Campaigners accuse council of turning its back on unique Brighton nature reserve

Campaigners trying to protect one of Brighton’s most important wildlife havens from housing plans have accused the council of trying to “wash its hands” of key decisions.

A deputation to the council led by one of the campaigners said that officials seemed to want to palm off vital decisions to the Planning Inspectorate.

But the inspectorate was “a national body remote from our city and landscapes”, the deputation, led by Richard Bickers, said.

Mr Bickers, who chairs the Friends of Whitehawk Hill, called on Brighton and Hove City Council to remove the Whitehawk Hill Nature Reserve from a list of potential housing sites.

Earlier this year the group successfully fought off plans to build hundreds of low-cost homes on the site.

Mr Bickers said: “Public opposition to development on Whitehawk Hill was clearly demonstrated during the Save Whitehawk Hill campaign.”

But even though the area is designated as a “local nature reserve” supporting rare and scarce habitats, he said that the council proposed allocating the site for housing in a planning blueprint.

He called on the council’s Tourism, Equalities, Communities and Culture Committee to “take ownership” of the situation as work continued on the blueprint, known as the City Plan Part Two.

The site was included after a planning inspector criticised the housing shortfall in the council’s long-term vision for Brighton and Hove.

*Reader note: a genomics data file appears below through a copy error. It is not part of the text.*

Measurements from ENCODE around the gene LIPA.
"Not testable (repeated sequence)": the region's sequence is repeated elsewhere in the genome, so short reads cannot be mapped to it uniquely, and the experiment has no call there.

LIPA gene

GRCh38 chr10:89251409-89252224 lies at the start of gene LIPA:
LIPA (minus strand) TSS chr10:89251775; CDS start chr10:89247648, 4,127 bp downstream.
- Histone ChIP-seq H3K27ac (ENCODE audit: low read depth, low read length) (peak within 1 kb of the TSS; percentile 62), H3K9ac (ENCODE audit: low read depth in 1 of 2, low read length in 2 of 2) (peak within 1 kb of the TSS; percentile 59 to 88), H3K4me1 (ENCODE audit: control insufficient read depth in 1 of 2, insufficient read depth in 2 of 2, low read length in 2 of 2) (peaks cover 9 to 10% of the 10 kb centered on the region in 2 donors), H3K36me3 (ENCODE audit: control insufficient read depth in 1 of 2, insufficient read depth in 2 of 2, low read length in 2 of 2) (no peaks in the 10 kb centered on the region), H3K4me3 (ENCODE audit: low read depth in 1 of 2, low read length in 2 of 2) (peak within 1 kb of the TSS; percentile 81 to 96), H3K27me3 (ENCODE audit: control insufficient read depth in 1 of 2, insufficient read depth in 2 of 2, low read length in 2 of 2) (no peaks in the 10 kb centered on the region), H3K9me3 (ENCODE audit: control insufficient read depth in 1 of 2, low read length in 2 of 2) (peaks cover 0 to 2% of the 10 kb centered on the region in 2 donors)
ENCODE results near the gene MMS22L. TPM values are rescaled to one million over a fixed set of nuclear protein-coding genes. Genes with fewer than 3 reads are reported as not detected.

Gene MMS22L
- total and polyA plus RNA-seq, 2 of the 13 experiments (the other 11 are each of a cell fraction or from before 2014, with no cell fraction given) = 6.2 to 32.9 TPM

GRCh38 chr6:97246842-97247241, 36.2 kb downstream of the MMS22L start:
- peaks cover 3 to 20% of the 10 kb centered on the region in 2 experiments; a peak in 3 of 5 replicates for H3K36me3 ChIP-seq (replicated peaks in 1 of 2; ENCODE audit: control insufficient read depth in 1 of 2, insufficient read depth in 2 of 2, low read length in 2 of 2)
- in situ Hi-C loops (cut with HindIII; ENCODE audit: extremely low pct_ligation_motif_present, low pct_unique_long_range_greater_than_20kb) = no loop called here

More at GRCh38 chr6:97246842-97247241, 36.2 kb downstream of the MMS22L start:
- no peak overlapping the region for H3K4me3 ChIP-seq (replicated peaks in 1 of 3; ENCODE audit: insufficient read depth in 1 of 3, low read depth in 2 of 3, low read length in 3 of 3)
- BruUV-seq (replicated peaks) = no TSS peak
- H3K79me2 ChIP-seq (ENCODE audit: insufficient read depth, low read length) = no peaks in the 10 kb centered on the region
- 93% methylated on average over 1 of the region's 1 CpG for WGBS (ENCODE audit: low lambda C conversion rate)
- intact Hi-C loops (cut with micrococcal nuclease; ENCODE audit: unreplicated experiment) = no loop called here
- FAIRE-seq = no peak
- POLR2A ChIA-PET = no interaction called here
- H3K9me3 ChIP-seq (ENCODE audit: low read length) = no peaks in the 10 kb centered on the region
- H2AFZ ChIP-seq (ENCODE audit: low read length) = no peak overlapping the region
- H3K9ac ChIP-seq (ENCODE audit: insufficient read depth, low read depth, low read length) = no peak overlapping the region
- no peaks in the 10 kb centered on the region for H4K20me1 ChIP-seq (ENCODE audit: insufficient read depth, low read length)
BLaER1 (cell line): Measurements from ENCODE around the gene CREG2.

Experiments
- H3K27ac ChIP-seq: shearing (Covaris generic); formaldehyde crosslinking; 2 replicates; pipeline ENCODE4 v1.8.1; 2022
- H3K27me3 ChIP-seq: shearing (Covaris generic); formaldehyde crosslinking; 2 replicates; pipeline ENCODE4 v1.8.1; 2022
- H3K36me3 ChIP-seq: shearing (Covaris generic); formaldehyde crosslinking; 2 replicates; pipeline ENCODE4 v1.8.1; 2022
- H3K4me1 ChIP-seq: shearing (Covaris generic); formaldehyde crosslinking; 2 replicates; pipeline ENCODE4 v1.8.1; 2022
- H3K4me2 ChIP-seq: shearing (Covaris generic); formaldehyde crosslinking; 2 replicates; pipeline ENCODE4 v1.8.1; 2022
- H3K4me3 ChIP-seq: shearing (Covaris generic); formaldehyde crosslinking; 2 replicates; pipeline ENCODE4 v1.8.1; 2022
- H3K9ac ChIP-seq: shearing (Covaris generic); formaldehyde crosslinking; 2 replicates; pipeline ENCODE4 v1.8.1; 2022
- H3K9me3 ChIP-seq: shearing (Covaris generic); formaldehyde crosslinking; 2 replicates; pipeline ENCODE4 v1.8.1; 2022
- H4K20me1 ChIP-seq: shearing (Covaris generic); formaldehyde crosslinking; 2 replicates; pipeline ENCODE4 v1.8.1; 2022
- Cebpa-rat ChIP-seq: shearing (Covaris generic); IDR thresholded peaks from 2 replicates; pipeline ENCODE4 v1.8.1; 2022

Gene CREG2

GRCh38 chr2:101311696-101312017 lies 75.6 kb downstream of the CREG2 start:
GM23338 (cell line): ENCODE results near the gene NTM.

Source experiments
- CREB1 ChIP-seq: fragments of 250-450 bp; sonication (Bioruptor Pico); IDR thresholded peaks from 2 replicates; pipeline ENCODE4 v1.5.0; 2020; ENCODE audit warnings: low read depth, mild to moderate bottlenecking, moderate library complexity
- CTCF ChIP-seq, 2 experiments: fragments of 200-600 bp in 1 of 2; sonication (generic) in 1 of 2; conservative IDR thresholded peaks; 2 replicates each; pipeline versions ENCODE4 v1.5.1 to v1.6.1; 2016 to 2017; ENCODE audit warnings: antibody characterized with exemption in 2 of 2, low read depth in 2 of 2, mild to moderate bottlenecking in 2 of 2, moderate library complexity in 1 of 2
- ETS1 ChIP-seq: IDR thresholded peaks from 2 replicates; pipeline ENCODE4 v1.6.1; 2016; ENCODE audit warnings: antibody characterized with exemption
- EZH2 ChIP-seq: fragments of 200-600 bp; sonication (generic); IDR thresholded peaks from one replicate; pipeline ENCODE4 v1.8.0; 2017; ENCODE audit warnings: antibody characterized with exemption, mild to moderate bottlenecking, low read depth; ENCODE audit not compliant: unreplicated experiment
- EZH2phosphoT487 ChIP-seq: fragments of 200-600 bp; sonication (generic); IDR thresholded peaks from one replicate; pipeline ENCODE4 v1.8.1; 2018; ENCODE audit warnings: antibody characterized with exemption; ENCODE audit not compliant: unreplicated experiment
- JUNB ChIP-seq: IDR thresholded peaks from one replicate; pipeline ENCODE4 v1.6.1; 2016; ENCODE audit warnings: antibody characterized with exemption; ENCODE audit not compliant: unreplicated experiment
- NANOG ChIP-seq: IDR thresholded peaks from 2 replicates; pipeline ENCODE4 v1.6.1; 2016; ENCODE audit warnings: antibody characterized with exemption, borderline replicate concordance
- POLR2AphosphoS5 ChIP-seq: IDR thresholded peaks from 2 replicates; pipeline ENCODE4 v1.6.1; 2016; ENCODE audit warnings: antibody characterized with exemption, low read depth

As a result, the council reviewed dozens of sites, mostly greenfield sites and many of them on the edge or the fringes of the city. This was known as the “urban fringe assessment”.

A number of sites were found to be potentially suitable for development, including land next to Brighton Racecourse, at Whitehawk Hill.

At Hove Town Hall this afternoon (Thursday 21 November) Mr Bickers made a plea to councillors not to allow housing on the nature reserve.

He said: “It would cut the heart out of the hill’s gorse scrub, a historic landscape feature and habitat which occurs on this part of Whitehawk Hill and not elsewhere, reflecting local differences in soils and forming part of the diversity of the reserve.

“This was barely recognised in the Urban Fringe Assessment. This is used as a breeding habitat by a special group of birds, including Dartford warbler and stonechat, which have bred there in recent years, as well as linnet.”

Mr Bickers said that losing the linnets as a breeding species from the hill would be a “significant loss” to the reserve.

He and his fellow campaigners were urged to take part in a future public consultation about the City Plan Part Two.

They were told that the public had already been consulted about the plan twice before – in 2016 and last year – but they would be given another chance to comment.

Labour councillor Alan Robins, who chairs the Tourism, Equalities, Communities and Culture Committee, said that there had been a 10-week consultation in September 2018. And a further consultation was expected to be carried out in the new year.

Councillor Robins said: “It would not be appropriate to look at submitted representations again at this stage. It would be unfair on others who submitted during the consultation period.”

He encouraged the campaigners to respond to the next consultation once City Plan Part Two was out for public consultation again.

The current version of the City Plan Part Two is due to be considered by the committee again on Thursday 16 January and by the full council on Thursday 30 January.

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